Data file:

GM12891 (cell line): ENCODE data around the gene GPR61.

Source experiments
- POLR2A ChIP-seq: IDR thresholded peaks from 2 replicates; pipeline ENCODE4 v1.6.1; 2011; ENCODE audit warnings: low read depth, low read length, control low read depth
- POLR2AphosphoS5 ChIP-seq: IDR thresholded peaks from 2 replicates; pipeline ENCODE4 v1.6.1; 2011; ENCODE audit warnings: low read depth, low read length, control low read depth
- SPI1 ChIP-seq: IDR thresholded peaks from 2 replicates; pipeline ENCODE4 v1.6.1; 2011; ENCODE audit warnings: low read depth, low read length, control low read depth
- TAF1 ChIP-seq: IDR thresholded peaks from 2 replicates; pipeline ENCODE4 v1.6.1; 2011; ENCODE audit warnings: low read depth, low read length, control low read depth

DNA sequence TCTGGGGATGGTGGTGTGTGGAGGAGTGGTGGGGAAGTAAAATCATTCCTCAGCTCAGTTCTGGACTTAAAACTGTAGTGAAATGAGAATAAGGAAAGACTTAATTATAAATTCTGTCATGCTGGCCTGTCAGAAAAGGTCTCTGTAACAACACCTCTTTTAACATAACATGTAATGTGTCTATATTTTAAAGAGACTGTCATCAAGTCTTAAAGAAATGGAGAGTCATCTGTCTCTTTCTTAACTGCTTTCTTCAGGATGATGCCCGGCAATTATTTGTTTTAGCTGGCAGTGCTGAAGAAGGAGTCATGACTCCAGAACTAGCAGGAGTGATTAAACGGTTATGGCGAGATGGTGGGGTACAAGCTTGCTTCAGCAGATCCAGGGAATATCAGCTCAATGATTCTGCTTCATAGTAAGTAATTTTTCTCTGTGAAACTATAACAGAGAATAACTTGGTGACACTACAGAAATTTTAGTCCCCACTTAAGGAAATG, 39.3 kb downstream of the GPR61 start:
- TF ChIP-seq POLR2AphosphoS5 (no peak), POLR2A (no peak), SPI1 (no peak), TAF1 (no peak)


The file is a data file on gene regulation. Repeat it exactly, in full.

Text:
GM12891 (cell line): ENCODE data around the gene GPR61.

Source experiments
- POLR2A ChIP-seq: IDR thresholded peaks from 2 replicates; pipeline ENCODE4 v1.6.1; 2011; ENCODE audit warnings: low read depth, low read length, control low read depth
- POLR2AphosphoS5 ChIP-seq: IDR thresholded peaks from 2 replicates; pipeline ENCODE4 v1.6.1; 2011; ENCODE audit warnings: low read depth, low read length, control low read depth
- SPI1 ChIP-seq: IDR thresholded peaks from 2 replicates; pipeline ENCODE4 v1.6.1; 2011; ENCODE audit warnings: low read depth, low read length, control low read depth
- TAF1 ChIP-seq: IDR thresholded peaks from 2 replicates; pipeline ENCODE4 v1.6.1; 2011; ENCODE audit warnings: low read depth, low read length, control low read depth

DNA sequence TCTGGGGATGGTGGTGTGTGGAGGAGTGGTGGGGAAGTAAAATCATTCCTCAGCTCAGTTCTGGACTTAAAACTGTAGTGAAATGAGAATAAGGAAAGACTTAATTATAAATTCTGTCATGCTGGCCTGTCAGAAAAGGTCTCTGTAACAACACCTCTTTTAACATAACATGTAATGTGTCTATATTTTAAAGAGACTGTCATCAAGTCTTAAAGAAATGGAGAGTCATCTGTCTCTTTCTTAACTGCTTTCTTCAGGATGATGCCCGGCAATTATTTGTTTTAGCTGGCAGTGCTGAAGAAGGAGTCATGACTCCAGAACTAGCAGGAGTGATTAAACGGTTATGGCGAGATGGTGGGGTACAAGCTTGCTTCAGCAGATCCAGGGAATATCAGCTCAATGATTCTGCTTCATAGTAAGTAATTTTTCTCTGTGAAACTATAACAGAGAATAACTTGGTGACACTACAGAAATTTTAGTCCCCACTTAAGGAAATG, 39.3 kb downstream of the GPR61 start:
- TF ChIP-seq POLR2AphosphoS5 (no peak), POLR2A (no peak), SPI1 (no peak), TAF1 (no peak)